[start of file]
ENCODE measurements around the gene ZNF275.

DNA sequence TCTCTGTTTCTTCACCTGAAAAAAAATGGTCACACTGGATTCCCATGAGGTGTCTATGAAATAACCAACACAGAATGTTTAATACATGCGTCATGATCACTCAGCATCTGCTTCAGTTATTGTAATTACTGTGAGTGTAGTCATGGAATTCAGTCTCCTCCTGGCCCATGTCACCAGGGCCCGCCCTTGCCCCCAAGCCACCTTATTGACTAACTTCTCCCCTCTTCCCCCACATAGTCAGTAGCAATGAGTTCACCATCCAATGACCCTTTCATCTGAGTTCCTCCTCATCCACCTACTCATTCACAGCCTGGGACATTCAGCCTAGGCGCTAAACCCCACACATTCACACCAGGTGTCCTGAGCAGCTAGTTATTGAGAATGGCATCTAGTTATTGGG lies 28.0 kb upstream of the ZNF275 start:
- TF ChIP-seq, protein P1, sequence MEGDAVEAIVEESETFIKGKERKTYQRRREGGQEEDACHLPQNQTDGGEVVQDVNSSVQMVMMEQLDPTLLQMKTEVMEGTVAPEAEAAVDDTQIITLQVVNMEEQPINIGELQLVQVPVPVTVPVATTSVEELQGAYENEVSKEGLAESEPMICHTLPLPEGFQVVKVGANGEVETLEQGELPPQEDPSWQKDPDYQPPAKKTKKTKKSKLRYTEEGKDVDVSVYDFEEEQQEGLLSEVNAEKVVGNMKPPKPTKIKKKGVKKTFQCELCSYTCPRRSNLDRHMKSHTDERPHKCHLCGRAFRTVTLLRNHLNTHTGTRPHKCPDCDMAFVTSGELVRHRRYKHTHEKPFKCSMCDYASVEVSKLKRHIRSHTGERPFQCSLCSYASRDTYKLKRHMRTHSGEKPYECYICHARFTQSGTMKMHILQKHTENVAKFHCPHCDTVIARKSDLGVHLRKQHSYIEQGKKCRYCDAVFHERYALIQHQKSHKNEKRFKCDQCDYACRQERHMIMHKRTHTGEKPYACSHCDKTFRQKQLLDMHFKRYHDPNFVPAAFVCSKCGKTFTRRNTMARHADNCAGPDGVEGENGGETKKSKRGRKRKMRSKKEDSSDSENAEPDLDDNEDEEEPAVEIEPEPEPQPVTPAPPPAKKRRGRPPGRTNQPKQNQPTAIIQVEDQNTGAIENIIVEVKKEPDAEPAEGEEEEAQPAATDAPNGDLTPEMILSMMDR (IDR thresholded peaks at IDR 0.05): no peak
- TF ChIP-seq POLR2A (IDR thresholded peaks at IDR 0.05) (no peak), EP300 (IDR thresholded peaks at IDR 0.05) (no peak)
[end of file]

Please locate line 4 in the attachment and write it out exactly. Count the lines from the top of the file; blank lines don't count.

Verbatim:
- TF ChIP-seq POLR2A (IDR thresholded peaks at IDR 0.05) (no peak), EP300 (IDR thresholded peaks at IDR 0.05) (no peak)